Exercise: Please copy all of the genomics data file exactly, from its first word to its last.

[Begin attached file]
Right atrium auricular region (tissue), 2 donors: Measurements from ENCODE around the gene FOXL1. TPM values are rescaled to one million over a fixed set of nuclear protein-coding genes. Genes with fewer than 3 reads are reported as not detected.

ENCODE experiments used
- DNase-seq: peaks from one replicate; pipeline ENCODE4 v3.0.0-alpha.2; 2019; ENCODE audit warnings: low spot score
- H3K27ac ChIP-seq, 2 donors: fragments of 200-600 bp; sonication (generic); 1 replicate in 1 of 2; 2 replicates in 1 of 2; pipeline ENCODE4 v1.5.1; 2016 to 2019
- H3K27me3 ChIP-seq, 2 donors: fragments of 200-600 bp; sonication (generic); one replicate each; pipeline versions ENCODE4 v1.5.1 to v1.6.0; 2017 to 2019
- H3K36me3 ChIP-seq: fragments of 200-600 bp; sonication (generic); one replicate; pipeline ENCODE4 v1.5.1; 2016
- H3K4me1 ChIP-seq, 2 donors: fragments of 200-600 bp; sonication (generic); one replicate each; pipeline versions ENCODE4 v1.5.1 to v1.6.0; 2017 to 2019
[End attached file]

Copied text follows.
Right atrium auricular region (tissue), 2 donors: Measurements from ENCODE around the gene FOXL1. TPM values are rescaled to one million over a fixed set of nuclear protein-coding genes. Genes with fewer than 3 reads are reported as not detected.

ENCODE experiments used
- DNase-seq: peaks from one replicate; pipeline ENCODE4 v3.0.0-alpha.2; 2019; ENCODE audit warnings: low spot score
- H3K27ac ChIP-seq, 2 donors: fragments of 200-600 bp; sonication (generic); 1 replicate in 1 of 2; 2 replicates in 1 of 2; pipeline ENCODE4 v1.5.1; 2016 to 2019
- H3K27me3 ChIP-seq, 2 donors: fragments of 200-600 bp; sonication (generic); one replicate each; pipeline versions ENCODE4 v1.5.1 to v1.6.0; 2017 to 2019
- H3K36me3 ChIP-seq: fragments of 200-600 bp; sonication (generic); one replicate; pipeline ENCODE4 v1.5.1; 2016
- H3K4me1 ChIP-seq, 2 donors: fragments of 200-600 bp; sonication (generic); one replicate each; pipeline versions ENCODE4 v1.5.1 to v1.6.0; 2017 to 2019